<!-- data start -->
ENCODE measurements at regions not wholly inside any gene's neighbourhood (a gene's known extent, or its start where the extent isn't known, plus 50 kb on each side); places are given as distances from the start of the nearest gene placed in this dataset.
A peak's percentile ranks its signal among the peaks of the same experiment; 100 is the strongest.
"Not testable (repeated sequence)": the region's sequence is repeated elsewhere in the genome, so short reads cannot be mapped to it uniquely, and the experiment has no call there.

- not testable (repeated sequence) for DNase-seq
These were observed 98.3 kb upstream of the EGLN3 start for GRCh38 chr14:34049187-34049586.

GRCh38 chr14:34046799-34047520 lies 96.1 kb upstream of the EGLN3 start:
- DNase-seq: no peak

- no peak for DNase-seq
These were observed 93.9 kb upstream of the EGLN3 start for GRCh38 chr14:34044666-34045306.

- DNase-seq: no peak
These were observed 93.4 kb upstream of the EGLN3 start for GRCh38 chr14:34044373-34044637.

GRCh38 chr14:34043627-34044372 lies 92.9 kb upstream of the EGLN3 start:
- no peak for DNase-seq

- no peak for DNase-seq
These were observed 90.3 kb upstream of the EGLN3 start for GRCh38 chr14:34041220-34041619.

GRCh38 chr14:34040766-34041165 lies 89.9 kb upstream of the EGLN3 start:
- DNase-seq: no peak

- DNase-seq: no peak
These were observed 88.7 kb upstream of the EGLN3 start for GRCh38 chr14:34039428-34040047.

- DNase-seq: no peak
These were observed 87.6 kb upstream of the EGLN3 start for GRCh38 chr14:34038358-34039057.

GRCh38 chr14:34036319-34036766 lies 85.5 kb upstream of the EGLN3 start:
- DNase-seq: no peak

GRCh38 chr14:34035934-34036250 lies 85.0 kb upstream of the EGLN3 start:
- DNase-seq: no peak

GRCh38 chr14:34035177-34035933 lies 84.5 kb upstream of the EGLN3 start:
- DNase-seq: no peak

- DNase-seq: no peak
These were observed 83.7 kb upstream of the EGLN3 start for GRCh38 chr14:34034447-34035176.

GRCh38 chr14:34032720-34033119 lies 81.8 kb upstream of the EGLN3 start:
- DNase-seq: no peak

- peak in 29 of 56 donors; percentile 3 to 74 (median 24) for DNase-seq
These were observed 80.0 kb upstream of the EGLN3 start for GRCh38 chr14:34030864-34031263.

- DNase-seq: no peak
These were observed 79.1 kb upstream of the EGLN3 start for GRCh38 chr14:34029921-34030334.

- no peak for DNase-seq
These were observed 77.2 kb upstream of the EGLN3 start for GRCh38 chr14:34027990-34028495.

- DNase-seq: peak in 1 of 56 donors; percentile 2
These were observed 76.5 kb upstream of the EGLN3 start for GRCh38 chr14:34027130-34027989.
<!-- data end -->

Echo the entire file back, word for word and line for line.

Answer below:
ENCODE measurements at regions not wholly inside any gene's neighbourhood (a gene's known extent, or its start where the extent isn't known, plus 50 kb on each side); places are given as distances from the start of the nearest gene placed in this dataset.
A peak's percentile ranks its signal among the peaks of the same experiment; 100 is the strongest.
"Not testable (repeated sequence)": the region's sequence is repeated elsewhere in the genome, so short reads cannot be mapped to it uniquely, and the experiment has no call there.

- not testable (repeated sequence) for DNase-seq
These were observed 98.3 kb upstream of the EGLN3 start for GRCh38 chr14:34049187-34049586.

GRCh38 chr14:34046799-34047520 lies 96.1 kb upstream of the EGLN3 start:
- DNase-seq: no peak

- no peak for DNase-seq
These were observed 93.9 kb upstream of the EGLN3 start for GRCh38 chr14:34044666-34045306.

- DNase-seq: no peak
These were observed 93.4 kb upstream of the EGLN3 start for GRCh38 chr14:34044373-34044637.

GRCh38 chr14:34043627-34044372 lies 92.9 kb upstream of the EGLN3 start:
- no peak for DNase-seq

- no peak for DNase-seq
These were observed 90.3 kb upstream of the EGLN3 start for GRCh38 chr14:34041220-34041619.

GRCh38 chr14:34040766-34041165 lies 89.9 kb upstream of the EGLN3 start:
- DNase-seq: no peak

- DNase-seq: no peak
These were observed 88.7 kb upstream of the EGLN3 start for GRCh38 chr14:34039428-34040047.

- DNase-seq: no peak
These were observed 87.6 kb upstream of the EGLN3 start for GRCh38 chr14:34038358-34039057.

GRCh38 chr14:34036319-34036766 lies 85.5 kb upstream of the EGLN3 start:
- DNase-seq: no peak

GRCh38 chr14:34035934-34036250 lies 85.0 kb upstream of the EGLN3 start:
- DNase-seq: no peak

GRCh38 chr14:34035177-34035933 lies 84.5 kb upstream of the EGLN3 start:
- DNase-seq: no peak

- DNase-seq: no peak
These were observed 83.7 kb upstream of the EGLN3 start for GRCh38 chr14:34034447-34035176.

GRCh38 chr14:34032720-34033119 lies 81.8 kb upstream of the EGLN3 start:
- DNase-seq: no peak

- peak in 29 of 56 donors; percentile 3 to 74 (median 24) for DNase-seq
These were observed 80.0 kb upstream of the EGLN3 start for GRCh38 chr14:34030864-34031263.

- DNase-seq: no peak
These were observed 79.1 kb upstream of the EGLN3 start for GRCh38 chr14:34029921-34030334.

- no peak for DNase-seq
These were observed 77.2 kb upstream of the EGLN3 start for GRCh38 chr14:34027990-34028495.

- DNase-seq: peak in 1 of 56 donors; percentile 2
These were observed 76.5 kb upstream of the EGLN3 start for GRCh38 chr14:34027130-34027989.